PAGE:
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Farmers earn Sh100m in crop failure payout

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Economy

Farmers earn Sh100m in crop failure payout

A failed maize crop in Turkana
A failed maize crop in Turkana in the past: An insurance plan is being tested to achieve food security. FILE PHOTO | NMG 

At least 12,000 farmers have been paid Sh100 million for maize crop failure last season in an insurance project the government is banking on to achieve food security.

Head of crop insurance at the Agriculture ministry Jacinta Ngwiri said the farmers are from 20 counties with Meru, Uasin Gishu, Bungoma, Kilifi, Nakuru and Narok registering the highest population of farmers.

This comes just days after the Treasury unveiled the 2019/20 Budget affirming allocation of Sh300 million for subsidised crop insurance being implemented in collaboration with 27 counties.

Under the subsidised insurance project, the State pays half the premium ranging between Sh2,800 and Sh400 depending on acreage.

“At the time of inception in 2015 we started with 900 farmers but currently we have registered 425,000 farmers in agriculture-rich counties,” she said yesterday in a phone interview.

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The project involves farmers insuring crops based on projected harvest with premiums calculated on production output in each region besides other risk factors. Farmers pay only 50 percent of the premium charges with State taking care of the balance.

The insurance companies participating in the project are CIC, Amaco, Jubilee, UAP Old Mutual, Kenya Orient and APA Insurance which coordinates the project on behalf of the insurers while the money is channeled through KCB and Equity banks.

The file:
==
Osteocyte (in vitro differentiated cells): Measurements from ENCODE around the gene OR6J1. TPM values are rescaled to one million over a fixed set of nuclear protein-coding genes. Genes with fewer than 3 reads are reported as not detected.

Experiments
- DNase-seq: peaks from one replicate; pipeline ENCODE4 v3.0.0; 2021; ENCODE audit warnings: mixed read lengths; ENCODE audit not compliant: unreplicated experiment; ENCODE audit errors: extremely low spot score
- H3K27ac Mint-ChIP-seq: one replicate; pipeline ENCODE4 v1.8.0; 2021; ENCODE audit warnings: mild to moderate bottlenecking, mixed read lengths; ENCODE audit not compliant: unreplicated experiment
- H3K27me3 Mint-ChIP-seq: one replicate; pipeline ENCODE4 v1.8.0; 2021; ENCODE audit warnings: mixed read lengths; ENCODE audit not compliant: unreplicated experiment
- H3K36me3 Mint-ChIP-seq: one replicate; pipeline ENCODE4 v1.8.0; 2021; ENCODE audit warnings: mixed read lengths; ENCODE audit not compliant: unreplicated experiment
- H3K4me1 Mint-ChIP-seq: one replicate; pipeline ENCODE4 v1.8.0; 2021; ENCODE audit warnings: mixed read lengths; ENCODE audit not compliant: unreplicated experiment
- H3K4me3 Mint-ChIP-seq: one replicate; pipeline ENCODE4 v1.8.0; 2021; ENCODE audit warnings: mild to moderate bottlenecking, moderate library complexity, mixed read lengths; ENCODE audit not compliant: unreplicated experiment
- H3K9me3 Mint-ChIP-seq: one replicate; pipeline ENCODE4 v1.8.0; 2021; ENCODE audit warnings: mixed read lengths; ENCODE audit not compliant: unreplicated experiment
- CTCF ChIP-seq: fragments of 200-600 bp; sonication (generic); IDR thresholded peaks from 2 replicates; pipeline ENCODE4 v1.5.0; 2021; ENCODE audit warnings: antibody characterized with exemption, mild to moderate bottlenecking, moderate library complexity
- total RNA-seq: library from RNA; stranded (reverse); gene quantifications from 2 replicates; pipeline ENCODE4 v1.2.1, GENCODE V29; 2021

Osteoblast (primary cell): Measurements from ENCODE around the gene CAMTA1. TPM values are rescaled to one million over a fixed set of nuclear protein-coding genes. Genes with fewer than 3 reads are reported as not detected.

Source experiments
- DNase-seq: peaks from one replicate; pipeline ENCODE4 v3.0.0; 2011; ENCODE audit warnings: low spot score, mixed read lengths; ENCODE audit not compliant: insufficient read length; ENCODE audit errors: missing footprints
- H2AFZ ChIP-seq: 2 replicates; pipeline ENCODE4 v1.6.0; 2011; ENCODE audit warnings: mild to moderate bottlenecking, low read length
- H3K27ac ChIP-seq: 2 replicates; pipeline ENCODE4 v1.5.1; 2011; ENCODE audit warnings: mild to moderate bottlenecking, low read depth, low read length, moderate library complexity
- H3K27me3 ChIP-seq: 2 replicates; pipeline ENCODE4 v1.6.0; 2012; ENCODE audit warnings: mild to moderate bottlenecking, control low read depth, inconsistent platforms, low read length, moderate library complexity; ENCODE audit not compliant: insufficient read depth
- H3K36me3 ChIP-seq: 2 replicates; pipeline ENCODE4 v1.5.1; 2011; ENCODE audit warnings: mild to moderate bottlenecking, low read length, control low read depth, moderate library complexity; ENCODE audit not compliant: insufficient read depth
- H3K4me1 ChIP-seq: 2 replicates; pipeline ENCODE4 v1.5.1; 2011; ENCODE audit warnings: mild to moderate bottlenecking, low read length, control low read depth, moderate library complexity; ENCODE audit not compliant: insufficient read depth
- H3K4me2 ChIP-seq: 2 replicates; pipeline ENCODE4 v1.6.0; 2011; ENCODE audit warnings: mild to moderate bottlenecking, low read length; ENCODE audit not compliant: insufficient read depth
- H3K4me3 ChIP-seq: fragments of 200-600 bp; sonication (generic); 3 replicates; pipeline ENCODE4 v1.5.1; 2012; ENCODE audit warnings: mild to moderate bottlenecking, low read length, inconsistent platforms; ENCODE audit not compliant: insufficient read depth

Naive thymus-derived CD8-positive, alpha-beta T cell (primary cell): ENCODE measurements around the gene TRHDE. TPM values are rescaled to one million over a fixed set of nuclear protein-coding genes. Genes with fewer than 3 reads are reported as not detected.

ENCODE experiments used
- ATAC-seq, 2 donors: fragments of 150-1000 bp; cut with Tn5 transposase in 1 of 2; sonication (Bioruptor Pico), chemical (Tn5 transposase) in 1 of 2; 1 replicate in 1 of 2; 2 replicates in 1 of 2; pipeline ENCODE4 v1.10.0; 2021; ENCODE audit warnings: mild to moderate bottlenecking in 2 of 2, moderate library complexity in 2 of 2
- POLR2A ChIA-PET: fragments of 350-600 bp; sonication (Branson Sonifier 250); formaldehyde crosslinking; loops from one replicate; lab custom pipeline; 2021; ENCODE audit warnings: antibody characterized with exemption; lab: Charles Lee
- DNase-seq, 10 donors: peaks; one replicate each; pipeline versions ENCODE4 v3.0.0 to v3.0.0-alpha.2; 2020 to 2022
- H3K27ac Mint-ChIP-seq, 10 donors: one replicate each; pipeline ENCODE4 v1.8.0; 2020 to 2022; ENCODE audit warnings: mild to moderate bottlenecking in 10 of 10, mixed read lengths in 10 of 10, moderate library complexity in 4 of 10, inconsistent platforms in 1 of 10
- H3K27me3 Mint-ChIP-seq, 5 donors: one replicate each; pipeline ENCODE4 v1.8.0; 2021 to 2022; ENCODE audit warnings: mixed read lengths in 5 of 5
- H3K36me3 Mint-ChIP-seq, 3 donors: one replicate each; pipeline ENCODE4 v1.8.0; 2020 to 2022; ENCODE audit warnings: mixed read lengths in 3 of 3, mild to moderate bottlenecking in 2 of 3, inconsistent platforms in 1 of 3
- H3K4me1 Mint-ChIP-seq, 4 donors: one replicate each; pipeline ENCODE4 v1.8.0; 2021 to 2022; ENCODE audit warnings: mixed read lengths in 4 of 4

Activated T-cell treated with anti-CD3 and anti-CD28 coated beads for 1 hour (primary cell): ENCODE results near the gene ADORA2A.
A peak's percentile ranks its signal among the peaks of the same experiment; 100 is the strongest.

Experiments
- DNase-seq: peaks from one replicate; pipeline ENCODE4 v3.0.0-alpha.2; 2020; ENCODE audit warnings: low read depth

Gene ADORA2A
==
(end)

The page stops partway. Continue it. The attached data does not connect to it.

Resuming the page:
“Farmers are embracing crop insurance because they have discovered it mitigates against crop failure. When rains fail farmers suffer because their harvests are affected and this is what the project seeks to address,” said Ms Ngwiri.

In Meru, 1,121 farmers from Imenti North and Tigania West sub-counties will be paid Sh9.4 million, which is double last season’s payout, signalling growing uptake of the programme, according to Martin Munene, a director in the county Agriculture department. Last year, 253 farmers were paid Sh4.5 million.

The project will be rolled out to five more counties – Imenti Central, Buuri, Tigania Central Igembe Central and Igembe North, where farmers have ben paid more than Sh1 million in premiums, he said.

Targeting maize, beans and green grams at the moment, the cover will, beginning October, be extended to Irish potatoes and in future will cover cash crops including tea and coffee, she said.

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World Bank pushes G-20 to extend debt relief to 2021

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World Bank Group President David Malpass has urged the Group of 20 rich countries to extend the time frame of the Debt Service Suspension Initiative(DSSI) through the end of 2021, calling it one of the key factors in strengthening global recovery.

“I urge you to extend the time frame of the DSSI through the end of 2021 and commit to giving the initiative as broad a scope as possible,” said Malpass.

He made these remarks at last week’s virtual G20 Finance Ministers and Central Bank Governors Meeting.

The World Bank Chief said the COVID-19 pandemic has triggered the deepest global recession in decades and what may turn out to be one of the most unequal in terms of impact.

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People in developing countries are particularly hard hit by capital outflows, declines in remittances, the collapse of informal labor markets, and social safety nets that are much less robust than in the advanced economies.

For the poorest countries, poverty is rising rapidly, median incomes are falling and growth is deeply negative.

Debt burdens, already unsustainable for many countries, are rising to crisis levels.

“The situation in developing countries is increasingly desperate. Time is short. We need to take action quickly on debt suspension, debt reduction, debt resolution mechanisms and debt transparency,” said Malpass.